The apparent sexual dimorphism showed in the analyses here may be caused by either genetic/biological or phenotypic heterogeneities or both. This former is not unlikely because the stress response of the HPA axis is known to act in a sexually dimorphic manner on, for example mood and anxiety, particularly during certain times of the reproductive life cycle (Leibenluft 1999; Rhodes & Rubin 1999). The latter may be a reflection of the fact that the phenotype of suicidal behavior also displays a sexual dimorphism (Wasserman 2006), reflecting that the male attempters are more likely to end up as suicide completers, while the females are more likely to remain as suicide attempters. We speculate that the gender differences observed here may indeed be caused by a combination such as genetic and phenotypic differences. The results and conclusions presented here for suicidal males and depression can thus be viewed in light of the likelihood that a higher proportion of the depressed males may die by suicide, compared with depressed females, among the general population (Angst et al. 2002; Wasserman 2006).

We have identified genetic variants in the CRHR1 gene, which may be of importance in the prediction and treatment of depressed males, at risk of suicidal behavior. Identification of genetic factors affecting the HPA axis, such as reported here, may further help identify the fraction of individuals that are suicidal, from the many nonsuicidal and depressed individuals in the general population (Wasserman 2001, 2006). The results motivate continued exploration of the genetics of HPA axis and suicidal behavior, as it may present new possibilities for improving the needed specificity of biological predictors, as well as to identify novel therapeutic approaches (Mann & Currier 2007).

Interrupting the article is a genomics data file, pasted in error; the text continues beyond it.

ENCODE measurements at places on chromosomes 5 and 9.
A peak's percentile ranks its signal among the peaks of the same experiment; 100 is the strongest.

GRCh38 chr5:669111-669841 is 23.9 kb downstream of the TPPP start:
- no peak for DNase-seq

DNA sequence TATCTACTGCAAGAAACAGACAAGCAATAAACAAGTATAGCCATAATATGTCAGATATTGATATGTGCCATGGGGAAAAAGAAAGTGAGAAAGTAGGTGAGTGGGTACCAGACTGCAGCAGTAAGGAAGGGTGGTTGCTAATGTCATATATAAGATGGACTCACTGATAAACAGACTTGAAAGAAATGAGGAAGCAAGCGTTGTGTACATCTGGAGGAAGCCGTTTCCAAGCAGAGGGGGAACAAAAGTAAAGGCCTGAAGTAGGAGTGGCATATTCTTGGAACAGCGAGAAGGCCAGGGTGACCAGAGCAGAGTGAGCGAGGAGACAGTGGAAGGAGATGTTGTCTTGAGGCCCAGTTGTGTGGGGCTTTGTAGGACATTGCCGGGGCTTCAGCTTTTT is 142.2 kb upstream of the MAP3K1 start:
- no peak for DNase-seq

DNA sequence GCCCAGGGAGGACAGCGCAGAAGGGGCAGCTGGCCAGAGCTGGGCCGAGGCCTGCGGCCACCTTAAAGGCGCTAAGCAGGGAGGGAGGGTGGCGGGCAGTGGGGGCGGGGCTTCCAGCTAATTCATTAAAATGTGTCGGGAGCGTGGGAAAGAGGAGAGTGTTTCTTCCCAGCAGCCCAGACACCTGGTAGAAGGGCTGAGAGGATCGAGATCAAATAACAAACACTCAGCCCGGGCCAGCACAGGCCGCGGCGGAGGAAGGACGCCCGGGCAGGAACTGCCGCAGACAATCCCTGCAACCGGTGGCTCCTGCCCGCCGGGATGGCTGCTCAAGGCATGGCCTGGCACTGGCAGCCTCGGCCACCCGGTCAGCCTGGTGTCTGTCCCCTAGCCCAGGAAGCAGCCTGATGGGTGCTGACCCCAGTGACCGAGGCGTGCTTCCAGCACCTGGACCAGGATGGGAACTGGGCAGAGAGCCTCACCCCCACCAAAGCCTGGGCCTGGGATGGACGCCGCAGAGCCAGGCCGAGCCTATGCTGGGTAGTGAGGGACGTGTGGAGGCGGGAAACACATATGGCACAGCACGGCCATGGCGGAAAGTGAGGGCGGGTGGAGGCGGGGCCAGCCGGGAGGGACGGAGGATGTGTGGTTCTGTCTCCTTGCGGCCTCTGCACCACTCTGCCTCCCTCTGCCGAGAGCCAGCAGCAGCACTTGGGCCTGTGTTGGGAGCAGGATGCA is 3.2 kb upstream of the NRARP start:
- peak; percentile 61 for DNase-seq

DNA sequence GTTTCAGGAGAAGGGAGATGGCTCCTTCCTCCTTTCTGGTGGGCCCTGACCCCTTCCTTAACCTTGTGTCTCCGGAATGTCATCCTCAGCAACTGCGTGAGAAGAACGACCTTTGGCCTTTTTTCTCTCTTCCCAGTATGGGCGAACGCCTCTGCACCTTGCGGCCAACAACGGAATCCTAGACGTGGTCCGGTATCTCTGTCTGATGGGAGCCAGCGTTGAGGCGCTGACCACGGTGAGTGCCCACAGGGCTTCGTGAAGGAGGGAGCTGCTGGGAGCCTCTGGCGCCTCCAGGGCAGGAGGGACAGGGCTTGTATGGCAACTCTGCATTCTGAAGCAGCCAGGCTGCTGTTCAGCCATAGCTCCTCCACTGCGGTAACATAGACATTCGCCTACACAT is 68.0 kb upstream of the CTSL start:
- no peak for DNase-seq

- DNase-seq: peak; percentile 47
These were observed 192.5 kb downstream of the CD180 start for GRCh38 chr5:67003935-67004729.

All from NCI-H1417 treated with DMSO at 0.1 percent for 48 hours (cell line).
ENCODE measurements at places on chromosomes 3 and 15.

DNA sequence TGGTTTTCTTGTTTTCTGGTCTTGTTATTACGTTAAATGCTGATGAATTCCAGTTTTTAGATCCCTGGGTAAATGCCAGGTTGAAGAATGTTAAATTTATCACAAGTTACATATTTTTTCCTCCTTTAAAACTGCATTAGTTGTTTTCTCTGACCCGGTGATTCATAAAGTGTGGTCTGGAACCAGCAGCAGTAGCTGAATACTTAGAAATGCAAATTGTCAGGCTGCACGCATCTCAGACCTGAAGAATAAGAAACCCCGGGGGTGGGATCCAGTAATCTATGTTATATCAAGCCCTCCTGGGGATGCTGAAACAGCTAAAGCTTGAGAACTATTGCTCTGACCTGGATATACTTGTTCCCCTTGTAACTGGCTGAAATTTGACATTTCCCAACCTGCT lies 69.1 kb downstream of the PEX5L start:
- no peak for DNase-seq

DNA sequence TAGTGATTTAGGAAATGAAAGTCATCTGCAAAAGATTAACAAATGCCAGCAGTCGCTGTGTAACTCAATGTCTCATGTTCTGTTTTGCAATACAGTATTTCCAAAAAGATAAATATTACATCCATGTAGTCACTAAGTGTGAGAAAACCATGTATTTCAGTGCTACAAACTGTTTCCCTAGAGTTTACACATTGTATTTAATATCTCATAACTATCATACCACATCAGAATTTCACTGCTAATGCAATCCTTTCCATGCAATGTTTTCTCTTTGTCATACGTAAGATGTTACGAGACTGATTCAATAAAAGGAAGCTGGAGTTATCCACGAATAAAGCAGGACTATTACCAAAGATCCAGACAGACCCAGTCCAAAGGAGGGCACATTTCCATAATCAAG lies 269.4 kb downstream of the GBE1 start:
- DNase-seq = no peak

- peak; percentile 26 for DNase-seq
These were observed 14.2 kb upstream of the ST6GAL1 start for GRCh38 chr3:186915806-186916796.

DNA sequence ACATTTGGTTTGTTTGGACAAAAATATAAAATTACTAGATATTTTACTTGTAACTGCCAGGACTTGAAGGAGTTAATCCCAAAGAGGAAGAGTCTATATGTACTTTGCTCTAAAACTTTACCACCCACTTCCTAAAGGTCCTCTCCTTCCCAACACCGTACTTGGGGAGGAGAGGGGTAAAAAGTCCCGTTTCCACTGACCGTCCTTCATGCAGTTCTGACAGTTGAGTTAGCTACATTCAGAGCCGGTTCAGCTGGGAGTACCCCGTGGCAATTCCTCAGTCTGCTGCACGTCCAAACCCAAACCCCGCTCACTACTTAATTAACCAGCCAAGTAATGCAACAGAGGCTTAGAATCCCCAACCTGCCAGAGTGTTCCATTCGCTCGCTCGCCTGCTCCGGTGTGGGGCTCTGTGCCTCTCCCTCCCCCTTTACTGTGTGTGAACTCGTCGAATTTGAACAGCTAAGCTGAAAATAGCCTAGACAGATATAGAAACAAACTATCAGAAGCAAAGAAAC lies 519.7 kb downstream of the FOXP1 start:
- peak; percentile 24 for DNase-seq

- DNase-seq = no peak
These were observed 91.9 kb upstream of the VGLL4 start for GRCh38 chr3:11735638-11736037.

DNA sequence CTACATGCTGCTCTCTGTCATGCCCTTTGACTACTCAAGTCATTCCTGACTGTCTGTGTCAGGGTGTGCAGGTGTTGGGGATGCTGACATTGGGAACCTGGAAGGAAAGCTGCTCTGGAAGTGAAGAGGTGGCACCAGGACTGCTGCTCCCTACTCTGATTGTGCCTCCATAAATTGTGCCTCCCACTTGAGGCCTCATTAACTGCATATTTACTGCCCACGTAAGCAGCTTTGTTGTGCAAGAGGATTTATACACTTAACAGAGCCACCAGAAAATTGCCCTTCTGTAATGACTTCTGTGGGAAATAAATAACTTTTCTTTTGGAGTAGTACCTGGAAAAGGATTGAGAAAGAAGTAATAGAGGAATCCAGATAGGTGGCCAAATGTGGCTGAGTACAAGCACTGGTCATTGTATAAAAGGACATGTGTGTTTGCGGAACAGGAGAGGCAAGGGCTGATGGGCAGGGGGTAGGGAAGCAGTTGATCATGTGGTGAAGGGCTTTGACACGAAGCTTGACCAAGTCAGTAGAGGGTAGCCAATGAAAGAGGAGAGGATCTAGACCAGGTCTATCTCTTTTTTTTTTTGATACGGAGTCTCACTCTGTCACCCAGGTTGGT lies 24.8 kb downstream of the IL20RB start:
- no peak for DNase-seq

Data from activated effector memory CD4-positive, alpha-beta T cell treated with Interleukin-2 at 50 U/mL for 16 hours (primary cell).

1. Top of page
  2. Abstract
  3. Materials and methods
  4. Results
  5. Discussion
  6. References
  7. Acknowledgments
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  1. Top of page
  2. Abstract
  3. Materials and methods
  4. Results
  5. Discussion
  6. References
  7. Acknowledgments

The authors wish to thank all interviewers at the Human Ecological Health organization/Odessa, National Mechnikov University, Odessa, Ukraine, for co-ordination of the material collection in Ukraine; Dr Vladymyr Bogatov and laboratory technician Lars Holmberg for technical assistance and Dr Tatyana Reytarova for logistic assistance. The authors wish to thank all those who have given their consent to participate as research subjects in the present study. D.W. (P.I.), J.W. and M.S. contributed to study concept and design, acquisition of the data, analysis and interpretation of the data and critical revision of the manuscript. D.W. obtained funding. M.S. performed the statistical analysis and drafted the manuscript. V.R. contributed to acquisition of the data and administrative support. The study was funded by the Marianne and Marcus Wallenberg Foundation.